Working to heal families and bring an end to workplace tragedies
Stories of Hope
Threads of Life participants and supporters are working to prevent future tragedies by telling their stories and making sure everyone understands why workplace safety is important.
There is hope …
“It has been a long journey since the death of my husband. Each day is a gift to us and we remember Leo every day. After years of counselling, support from family for myself and the children, and finding Threads of Life we have been able to live a new normal.
-Erin Pitruzella, whose husband Leo, a labourer for a paving company, died when he was struck by a dump truck loaded with asphalt
If today is an average working day in Canada
Three workers die today
3 Canadian workers will be killed or die as a result of occupational disease
Hundreds injured today
Hundreds will be seriously injured or made ill because of work
Thousands affected today
Thousands of families, communities and workplaces will be affected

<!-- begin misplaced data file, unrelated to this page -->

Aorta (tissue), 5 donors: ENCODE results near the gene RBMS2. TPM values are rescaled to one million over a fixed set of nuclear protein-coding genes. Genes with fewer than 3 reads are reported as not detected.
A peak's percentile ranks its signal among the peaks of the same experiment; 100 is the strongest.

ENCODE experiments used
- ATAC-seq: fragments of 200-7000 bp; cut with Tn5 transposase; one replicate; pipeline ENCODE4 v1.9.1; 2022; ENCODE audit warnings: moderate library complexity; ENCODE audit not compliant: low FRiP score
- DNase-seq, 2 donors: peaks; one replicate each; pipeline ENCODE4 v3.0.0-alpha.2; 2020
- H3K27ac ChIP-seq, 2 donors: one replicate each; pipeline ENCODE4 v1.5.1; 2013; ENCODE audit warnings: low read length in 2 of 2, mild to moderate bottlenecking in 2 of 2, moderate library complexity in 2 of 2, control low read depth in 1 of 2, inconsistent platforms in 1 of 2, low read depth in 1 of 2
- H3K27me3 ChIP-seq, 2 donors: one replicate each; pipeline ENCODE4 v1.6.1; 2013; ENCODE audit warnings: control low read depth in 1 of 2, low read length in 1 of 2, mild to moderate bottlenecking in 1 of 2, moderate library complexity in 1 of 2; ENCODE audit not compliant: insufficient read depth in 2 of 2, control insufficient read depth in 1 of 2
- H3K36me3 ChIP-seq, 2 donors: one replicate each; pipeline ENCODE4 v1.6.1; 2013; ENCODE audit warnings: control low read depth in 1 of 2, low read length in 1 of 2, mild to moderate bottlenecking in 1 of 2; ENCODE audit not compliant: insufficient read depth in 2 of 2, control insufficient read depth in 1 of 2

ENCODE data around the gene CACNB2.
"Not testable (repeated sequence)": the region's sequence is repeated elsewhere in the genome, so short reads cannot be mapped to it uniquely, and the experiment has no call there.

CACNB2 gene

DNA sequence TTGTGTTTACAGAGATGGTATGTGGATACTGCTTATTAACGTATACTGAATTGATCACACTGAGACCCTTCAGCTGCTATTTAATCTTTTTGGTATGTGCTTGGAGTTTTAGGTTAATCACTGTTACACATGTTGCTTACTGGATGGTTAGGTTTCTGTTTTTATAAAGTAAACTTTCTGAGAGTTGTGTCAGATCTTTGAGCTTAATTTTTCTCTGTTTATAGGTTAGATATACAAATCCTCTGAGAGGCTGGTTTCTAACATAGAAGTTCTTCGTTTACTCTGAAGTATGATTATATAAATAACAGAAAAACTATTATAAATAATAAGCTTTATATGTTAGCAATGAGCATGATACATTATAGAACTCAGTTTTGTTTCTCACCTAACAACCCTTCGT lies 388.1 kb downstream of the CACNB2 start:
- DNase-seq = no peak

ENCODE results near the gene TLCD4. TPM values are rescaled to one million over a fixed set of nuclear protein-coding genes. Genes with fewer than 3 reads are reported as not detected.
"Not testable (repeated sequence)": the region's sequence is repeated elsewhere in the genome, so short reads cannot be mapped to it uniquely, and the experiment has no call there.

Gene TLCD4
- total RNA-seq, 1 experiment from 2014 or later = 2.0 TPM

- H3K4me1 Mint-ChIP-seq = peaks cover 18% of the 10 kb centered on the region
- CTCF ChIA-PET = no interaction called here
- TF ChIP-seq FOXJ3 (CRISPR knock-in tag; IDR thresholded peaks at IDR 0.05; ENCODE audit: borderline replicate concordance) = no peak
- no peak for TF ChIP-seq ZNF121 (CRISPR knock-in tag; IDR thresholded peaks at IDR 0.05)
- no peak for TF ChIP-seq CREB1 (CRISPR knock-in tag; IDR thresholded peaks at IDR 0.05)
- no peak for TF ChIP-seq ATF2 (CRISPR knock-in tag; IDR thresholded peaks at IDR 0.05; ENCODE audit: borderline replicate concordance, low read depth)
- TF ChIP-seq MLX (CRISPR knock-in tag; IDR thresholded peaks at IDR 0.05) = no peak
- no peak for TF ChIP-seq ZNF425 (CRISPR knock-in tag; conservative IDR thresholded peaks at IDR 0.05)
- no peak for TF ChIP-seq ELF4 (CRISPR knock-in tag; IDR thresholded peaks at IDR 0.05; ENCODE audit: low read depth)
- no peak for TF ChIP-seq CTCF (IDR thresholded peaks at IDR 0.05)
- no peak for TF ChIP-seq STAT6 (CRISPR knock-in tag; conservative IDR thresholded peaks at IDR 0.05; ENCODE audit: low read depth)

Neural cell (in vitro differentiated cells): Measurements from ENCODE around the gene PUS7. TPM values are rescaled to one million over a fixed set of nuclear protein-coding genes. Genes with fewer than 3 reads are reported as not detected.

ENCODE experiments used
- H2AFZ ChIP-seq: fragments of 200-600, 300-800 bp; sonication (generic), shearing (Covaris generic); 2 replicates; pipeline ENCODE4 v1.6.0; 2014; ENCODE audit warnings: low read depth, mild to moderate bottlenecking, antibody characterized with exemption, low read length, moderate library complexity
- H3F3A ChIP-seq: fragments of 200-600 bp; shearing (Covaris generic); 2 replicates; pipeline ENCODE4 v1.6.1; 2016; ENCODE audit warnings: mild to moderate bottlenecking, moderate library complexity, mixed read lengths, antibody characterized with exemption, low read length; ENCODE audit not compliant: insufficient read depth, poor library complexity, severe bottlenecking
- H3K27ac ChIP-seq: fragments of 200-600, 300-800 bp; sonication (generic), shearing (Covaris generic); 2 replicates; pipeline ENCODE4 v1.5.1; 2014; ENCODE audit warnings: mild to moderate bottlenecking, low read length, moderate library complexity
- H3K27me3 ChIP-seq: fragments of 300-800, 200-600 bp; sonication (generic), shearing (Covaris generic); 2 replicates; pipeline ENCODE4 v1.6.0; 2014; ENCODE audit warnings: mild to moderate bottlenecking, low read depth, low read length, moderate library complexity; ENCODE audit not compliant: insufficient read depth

The past couple of years have provided us with several unique challenges. Join us for a discussion about what the future holds for you and for Threads of Life. The pandemic has challenged us in many ways, yet we know our own resilience. We are survivors and have learned how to live with the unexpected. The lessons we learned while dealing with a life-altering injury, occupational disease or the outcome of a traumatic death have changed us. We had to set new goals for the future.
In January of 2020 I wrote about how the 10-year mark after my husband’s death was more than just an anniversary date. Fast forward to almost two years later and I am finally starting to piece together what moving forward and away from the grief looks like for me. This is just my own words and my own feelings as I try to walk this ever-changing and ever-moving road we call grief.
Although Forget-Me-Nots typically bloom in the spring, they hold an extra special meaning in our hearts all year long.